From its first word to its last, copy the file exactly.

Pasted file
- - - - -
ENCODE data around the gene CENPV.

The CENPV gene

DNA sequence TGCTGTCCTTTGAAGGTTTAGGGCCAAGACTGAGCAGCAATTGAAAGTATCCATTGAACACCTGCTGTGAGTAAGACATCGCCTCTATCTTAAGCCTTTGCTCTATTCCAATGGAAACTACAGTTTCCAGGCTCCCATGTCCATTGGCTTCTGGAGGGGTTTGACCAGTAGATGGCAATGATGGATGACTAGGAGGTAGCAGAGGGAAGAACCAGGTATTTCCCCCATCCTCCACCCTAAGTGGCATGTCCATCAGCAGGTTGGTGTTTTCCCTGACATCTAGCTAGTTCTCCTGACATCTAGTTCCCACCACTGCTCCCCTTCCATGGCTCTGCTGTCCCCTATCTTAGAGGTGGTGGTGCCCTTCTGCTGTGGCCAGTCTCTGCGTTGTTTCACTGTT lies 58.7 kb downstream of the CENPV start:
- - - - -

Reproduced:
ENCODE data around the gene CENPV.

The CENPV gene

DNA sequence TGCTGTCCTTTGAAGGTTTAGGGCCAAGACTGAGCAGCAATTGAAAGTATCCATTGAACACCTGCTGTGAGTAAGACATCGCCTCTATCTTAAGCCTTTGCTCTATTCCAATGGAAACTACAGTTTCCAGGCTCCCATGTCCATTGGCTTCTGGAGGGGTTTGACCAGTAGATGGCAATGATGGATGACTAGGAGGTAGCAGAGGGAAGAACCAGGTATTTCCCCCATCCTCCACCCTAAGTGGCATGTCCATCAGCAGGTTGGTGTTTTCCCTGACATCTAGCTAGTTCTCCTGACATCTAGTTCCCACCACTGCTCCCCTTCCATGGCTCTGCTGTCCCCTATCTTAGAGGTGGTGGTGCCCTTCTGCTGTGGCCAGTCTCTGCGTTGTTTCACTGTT lies 58.7 kb downstream of the CENPV start: